A new type of malware is spreading in the Mac domain. MacStealer can access many important files, such as the iCloud Keychain database, credit card data, and cryptocurrency wallet information.
Despite their reputation for security, Apple-signed computers can sometimes fall victim to malicious software. A recently discovered new malicious software serves as proof of this. Mac users should be cautious when opening applications from unknown sources.
MacStealer poses a significant threat
MacStealer, a malicious software, was discovered by a threat research company called Uptycs. With this malicious software, we can say that the iCloud Keychain database, credit card data, cryptocurrency wallet credentials, browser identification information, documents, and many other personal data are at risk.
It is clear that users are at risk if this virus software settles on Mac computers. MacStealer begins its attacks using an installer file called weed.dmg, which, when opened, initiates a fake password prompt that collects your login credentials and uses them to access your sensitive information, which is then compressed and sent to a hacker-controlled server. The stolen data is later published on a private Telegram channel.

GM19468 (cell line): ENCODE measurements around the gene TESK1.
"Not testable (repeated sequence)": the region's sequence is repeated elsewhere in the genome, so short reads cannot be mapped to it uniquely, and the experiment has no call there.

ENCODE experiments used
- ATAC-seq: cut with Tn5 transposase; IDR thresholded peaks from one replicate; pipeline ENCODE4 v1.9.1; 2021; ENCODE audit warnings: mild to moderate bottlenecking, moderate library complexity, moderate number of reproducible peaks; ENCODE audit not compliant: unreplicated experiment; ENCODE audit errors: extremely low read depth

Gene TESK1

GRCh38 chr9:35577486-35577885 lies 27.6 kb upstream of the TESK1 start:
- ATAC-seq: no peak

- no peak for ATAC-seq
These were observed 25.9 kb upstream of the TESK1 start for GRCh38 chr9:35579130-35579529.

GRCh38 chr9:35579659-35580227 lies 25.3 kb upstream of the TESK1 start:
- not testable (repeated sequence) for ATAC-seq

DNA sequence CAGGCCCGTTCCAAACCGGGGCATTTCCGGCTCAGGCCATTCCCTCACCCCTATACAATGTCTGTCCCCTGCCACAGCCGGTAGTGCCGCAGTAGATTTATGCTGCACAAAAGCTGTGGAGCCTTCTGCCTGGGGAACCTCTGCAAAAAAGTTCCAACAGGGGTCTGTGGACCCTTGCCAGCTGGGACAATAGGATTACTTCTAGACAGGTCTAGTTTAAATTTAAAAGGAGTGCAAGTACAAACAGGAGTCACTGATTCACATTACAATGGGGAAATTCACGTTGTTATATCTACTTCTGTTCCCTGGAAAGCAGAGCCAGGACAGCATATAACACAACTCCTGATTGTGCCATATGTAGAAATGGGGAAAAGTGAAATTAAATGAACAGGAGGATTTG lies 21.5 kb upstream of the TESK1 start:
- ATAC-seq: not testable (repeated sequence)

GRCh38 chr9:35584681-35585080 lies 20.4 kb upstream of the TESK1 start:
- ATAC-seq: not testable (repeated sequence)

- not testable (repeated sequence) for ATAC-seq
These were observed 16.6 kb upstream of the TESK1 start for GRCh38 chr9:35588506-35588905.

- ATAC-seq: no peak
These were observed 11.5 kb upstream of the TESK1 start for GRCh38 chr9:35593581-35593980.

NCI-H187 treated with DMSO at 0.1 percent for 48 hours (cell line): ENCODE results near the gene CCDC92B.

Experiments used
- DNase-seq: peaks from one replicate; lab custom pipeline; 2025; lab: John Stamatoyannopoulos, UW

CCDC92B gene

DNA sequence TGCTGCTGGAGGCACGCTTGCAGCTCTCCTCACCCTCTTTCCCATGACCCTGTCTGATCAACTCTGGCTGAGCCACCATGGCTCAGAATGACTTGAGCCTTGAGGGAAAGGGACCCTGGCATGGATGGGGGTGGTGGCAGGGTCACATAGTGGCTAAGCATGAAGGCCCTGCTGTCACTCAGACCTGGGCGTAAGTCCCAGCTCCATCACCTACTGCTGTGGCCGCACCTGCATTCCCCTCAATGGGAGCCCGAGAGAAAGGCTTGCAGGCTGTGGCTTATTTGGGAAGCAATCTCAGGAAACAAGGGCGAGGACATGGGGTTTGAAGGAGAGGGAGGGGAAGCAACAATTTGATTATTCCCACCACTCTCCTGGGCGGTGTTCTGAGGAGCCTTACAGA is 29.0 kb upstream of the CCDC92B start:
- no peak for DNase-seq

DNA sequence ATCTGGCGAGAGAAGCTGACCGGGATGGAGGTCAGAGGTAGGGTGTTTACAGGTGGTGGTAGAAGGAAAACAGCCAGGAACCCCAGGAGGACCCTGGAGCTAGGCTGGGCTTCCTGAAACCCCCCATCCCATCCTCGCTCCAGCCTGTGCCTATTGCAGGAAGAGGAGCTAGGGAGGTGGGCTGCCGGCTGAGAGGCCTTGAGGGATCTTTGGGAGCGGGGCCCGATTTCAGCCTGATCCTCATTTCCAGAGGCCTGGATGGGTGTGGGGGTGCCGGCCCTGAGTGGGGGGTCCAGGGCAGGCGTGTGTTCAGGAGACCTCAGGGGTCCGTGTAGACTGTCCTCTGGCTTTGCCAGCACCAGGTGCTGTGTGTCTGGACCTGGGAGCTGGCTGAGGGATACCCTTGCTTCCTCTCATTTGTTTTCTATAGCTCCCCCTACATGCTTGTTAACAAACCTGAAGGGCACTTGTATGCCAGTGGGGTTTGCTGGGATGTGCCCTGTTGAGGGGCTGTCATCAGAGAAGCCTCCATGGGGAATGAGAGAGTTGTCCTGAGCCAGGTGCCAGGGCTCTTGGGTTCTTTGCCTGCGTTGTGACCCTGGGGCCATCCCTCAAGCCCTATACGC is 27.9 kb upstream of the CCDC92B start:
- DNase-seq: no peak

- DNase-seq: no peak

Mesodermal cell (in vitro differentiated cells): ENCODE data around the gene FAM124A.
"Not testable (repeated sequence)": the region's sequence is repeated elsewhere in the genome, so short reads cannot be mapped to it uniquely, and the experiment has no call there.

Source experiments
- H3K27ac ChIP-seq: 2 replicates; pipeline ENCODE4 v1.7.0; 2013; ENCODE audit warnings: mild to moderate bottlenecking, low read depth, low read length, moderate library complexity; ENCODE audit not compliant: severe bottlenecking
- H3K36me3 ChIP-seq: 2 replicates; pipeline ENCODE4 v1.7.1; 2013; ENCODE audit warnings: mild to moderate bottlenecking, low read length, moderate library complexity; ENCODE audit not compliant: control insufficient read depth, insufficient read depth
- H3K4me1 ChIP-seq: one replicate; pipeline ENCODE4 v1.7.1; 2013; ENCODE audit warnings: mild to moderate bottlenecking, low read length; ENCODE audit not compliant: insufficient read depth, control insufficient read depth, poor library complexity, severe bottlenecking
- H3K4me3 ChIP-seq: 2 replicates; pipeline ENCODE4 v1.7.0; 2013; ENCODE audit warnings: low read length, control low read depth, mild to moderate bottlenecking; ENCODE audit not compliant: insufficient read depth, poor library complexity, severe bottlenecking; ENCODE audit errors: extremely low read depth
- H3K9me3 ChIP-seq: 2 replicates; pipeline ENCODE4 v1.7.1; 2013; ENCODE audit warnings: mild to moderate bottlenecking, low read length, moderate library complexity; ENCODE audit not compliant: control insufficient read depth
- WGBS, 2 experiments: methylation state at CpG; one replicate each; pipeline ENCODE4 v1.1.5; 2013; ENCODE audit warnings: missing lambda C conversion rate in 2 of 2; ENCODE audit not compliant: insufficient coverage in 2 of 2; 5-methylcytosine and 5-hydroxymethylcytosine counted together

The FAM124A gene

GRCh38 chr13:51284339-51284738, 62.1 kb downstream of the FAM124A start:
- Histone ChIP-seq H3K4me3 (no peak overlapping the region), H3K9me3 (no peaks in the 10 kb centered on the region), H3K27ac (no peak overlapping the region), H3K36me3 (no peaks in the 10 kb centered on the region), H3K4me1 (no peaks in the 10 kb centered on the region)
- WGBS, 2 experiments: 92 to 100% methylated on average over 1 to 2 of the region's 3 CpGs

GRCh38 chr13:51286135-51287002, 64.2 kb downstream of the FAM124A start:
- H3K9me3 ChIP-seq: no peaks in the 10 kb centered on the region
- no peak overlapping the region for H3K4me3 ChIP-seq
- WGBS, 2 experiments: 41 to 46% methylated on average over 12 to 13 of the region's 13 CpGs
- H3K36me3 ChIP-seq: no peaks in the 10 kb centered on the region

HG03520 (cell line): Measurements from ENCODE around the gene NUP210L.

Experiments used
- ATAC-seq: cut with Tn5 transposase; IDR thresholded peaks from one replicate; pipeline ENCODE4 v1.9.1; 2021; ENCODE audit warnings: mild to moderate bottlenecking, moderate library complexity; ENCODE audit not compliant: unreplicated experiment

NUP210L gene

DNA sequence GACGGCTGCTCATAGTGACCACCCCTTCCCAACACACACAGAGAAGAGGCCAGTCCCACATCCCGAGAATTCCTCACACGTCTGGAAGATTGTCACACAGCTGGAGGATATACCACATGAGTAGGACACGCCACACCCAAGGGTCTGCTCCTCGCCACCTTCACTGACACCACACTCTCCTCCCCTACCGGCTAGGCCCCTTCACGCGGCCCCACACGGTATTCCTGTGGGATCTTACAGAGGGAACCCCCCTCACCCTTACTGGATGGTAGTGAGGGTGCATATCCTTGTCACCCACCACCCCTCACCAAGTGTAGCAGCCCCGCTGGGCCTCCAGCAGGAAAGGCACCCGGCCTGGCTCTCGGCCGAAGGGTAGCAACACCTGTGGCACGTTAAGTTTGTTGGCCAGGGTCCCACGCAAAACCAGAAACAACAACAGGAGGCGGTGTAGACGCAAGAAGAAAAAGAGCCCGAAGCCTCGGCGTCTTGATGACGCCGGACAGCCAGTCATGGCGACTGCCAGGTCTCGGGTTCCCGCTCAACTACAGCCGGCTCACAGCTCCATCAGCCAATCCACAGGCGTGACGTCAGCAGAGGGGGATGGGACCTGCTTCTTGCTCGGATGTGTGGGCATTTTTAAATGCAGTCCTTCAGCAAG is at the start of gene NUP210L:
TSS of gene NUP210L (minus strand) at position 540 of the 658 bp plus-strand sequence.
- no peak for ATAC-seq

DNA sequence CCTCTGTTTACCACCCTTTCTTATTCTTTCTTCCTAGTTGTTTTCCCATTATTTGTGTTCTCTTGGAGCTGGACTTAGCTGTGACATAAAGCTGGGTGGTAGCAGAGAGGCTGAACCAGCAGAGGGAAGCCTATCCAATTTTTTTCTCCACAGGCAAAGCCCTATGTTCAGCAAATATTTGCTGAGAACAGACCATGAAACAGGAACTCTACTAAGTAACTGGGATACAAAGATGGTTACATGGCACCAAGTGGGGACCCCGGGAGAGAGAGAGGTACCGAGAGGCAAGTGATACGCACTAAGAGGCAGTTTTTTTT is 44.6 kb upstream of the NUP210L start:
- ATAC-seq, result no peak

Fortunately, MacStealer cannot extract passwords stored in the Mac computers’ iCloud Keychain database. The reason is attributed to iCloud Keychain encrypting all stored data. However, the attackers have not given up on their targets yet.
The individuals who developed the MacStealer system plan to access more data with future versions. The hackers claim that, in future versions of the application, they will be able to empty cryptocurrency wallets and create a user control panel. The developers are currently selling the MacStealer software for a price of 100 dollars.
To protect against MacStealer and other similar Mac malicious software, users need to keep their devices updated. Additionally, installing applications only from trusted sources is another important point.